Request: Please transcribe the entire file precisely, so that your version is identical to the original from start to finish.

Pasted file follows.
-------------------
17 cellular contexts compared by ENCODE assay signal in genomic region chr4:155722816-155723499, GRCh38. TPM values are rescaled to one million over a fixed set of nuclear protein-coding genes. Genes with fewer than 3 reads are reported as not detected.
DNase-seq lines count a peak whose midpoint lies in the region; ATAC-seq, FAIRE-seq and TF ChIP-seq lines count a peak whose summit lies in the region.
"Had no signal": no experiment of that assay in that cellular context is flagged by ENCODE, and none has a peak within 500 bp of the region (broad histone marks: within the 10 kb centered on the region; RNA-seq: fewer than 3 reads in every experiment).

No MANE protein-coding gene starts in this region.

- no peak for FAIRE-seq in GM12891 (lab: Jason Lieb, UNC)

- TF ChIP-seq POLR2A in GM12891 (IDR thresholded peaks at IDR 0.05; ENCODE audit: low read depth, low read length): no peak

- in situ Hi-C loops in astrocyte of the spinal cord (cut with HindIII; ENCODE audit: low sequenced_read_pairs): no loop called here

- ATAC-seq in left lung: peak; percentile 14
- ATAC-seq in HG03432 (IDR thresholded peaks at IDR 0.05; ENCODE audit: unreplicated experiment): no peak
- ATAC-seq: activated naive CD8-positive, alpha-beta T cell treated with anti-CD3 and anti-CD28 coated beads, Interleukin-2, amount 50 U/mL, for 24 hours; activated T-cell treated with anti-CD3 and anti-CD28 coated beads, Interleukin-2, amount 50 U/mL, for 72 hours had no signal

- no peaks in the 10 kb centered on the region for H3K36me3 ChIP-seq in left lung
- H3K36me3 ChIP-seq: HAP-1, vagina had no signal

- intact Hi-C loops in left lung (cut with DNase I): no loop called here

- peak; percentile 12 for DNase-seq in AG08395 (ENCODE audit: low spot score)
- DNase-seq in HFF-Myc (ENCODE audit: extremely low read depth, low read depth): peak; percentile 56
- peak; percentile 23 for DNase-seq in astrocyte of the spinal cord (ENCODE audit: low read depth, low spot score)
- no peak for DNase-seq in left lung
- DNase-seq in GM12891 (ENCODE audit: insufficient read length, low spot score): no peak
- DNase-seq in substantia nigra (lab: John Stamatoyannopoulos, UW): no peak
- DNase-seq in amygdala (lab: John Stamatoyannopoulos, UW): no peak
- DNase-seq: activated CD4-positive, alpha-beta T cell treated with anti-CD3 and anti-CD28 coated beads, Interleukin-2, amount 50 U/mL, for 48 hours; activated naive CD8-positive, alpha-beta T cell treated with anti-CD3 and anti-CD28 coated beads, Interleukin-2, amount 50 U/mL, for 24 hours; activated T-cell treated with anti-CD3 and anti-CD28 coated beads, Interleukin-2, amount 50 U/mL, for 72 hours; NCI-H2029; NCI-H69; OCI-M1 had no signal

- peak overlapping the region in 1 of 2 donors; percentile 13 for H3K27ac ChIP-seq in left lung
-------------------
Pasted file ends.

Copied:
17 cellular contexts compared by ENCODE assay signal in genomic region chr4:155722816-155723499, GRCh38. TPM values are rescaled to one million over a fixed set of nuclear protein-coding genes. Genes with fewer than 3 reads are reported as not detected.
DNase-seq lines count a peak whose midpoint lies in the region; ATAC-seq, FAIRE-seq and TF ChIP-seq lines count a peak whose summit lies in the region.
"Had no signal": no experiment of that assay in that cellular context is flagged by ENCODE, and none has a peak within 500 bp of the region (broad histone marks: within the 10 kb centered on the region; RNA-seq: fewer than 3 reads in every experiment).

No MANE protein-coding gene starts in this region.

- no peak for FAIRE-seq in GM12891 (lab: Jason Lieb, UNC)

- TF ChIP-seq POLR2A in GM12891 (IDR thresholded peaks at IDR 0.05; ENCODE audit: low read depth, low read length): no peak

- in situ Hi-C loops in astrocyte of the spinal cord (cut with HindIII; ENCODE audit: low sequenced_read_pairs): no loop called here

- ATAC-seq in left lung: peak; percentile 14
- ATAC-seq in HG03432 (IDR thresholded peaks at IDR 0.05; ENCODE audit: unreplicated experiment): no peak
- ATAC-seq: activated naive CD8-positive, alpha-beta T cell treated with anti-CD3 and anti-CD28 coated beads, Interleukin-2, amount 50 U/mL, for 24 hours; activated T-cell treated with anti-CD3 and anti-CD28 coated beads, Interleukin-2, amount 50 U/mL, for 72 hours had no signal

- no peaks in the 10 kb centered on the region for H3K36me3 ChIP-seq in left lung
- H3K36me3 ChIP-seq: HAP-1, vagina had no signal

- intact Hi-C loops in left lung (cut with DNase I): no loop called here

- peak; percentile 12 for DNase-seq in AG08395 (ENCODE audit: low spot score)
- DNase-seq in HFF-Myc (ENCODE audit: extremely low read depth, low read depth): peak; percentile 56
- peak; percentile 23 for DNase-seq in astrocyte of the spinal cord (ENCODE audit: low read depth, low spot score)
- no peak for DNase-seq in left lung
- DNase-seq in GM12891 (ENCODE audit: insufficient read length, low spot score): no peak
- DNase-seq in substantia nigra (lab: John Stamatoyannopoulos, UW): no peak
- DNase-seq in amygdala (lab: John Stamatoyannopoulos, UW): no peak
- DNase-seq: activated CD4-positive, alpha-beta T cell treated with anti-CD3 and anti-CD28 coated beads, Interleukin-2, amount 50 U/mL, for 48 hours; activated naive CD8-positive, alpha-beta T cell treated with anti-CD3 and anti-CD28 coated beads, Interleukin-2, amount 50 U/mL, for 24 hours; activated T-cell treated with anti-CD3 and anti-CD28 coated beads, Interleukin-2, amount 50 U/mL, for 72 hours; NCI-H2029; NCI-H69; OCI-M1 had no signal

- peak overlapping the region in 1 of 2 donors; percentile 13 for H3K27ac ChIP-seq in left lung